This is bound to be a hot topic for a while, Charlie. As the biologist quoted in the DNR news release said, the widespread decrease in Midwestern harvests indicates that weather is likely a big factor. I'd agree. Winter flocks were slow to break up this spring, and poor weather seemed to stifle gobbling many days early in the season. I'd guess the cold, wet conditions probably reduced hunter effort somewhat, though I doubt that serious turkey hunters -- guys on this site -- hunted less. I didn't.
Wisconsin experienced relatively poor hatches in 2008 and 2009, and I think we're seeing the effects of that, too. Like Joe, I saw quite a few jakes this spring, though, so I'm optimistic for next year. I think that if we see average recruitment in 2011, our Spring 2012 and 2013 seasons will be better harvest-wise. I don't know that we'll shoot 52,000-plus birds again, but I'm confident that we'll reverse the decline.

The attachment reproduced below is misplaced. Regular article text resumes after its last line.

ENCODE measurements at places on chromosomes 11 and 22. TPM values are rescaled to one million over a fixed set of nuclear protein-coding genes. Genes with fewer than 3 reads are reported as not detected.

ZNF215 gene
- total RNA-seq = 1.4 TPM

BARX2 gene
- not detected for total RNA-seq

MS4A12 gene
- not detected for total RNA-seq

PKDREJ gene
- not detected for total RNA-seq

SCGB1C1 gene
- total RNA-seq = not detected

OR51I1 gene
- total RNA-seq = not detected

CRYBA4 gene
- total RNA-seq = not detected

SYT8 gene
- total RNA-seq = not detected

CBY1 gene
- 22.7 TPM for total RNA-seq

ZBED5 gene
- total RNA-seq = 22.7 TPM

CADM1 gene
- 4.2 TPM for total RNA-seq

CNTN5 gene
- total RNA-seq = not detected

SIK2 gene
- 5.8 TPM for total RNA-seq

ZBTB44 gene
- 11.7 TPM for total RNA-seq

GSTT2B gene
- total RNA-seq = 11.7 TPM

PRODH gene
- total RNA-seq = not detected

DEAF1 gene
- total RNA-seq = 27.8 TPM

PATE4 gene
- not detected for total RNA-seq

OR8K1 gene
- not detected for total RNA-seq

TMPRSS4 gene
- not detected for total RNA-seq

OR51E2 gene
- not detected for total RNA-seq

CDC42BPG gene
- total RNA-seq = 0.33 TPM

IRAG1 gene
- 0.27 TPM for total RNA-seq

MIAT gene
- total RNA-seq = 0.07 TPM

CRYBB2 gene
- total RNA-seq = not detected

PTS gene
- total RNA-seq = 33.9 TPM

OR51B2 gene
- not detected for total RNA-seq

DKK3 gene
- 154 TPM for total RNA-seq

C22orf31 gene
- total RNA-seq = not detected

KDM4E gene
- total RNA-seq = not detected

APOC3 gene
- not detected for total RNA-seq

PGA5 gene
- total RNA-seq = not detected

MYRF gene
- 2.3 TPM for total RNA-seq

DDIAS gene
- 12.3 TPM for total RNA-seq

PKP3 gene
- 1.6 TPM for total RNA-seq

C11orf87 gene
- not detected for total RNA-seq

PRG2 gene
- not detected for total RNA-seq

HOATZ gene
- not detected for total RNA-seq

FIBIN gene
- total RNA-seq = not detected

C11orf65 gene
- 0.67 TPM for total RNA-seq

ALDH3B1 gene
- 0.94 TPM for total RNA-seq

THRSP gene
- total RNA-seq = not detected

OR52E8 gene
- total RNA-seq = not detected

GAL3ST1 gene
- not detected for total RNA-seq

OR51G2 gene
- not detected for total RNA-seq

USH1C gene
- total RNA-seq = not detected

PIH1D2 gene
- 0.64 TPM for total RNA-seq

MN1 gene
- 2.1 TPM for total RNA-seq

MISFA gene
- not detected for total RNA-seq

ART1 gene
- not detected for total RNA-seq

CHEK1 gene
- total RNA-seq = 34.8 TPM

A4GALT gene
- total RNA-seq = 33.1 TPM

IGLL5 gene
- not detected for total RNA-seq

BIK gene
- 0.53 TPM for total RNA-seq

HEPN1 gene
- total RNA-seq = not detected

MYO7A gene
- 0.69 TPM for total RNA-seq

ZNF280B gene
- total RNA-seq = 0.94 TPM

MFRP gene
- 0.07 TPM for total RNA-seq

Some well-intentioned folks asked for hunters to restrain from shooting gobblers this past spring. Their hearts are in the right place, but there's no biological justification for this. Male turkeys are polygamous, mating with several hens per breeding season. If the dominant bird in an area is killed, another gobbler capably takes its place in the breeding game. Killing some male turkeys won't affect recruitment or long-term turkey numbers.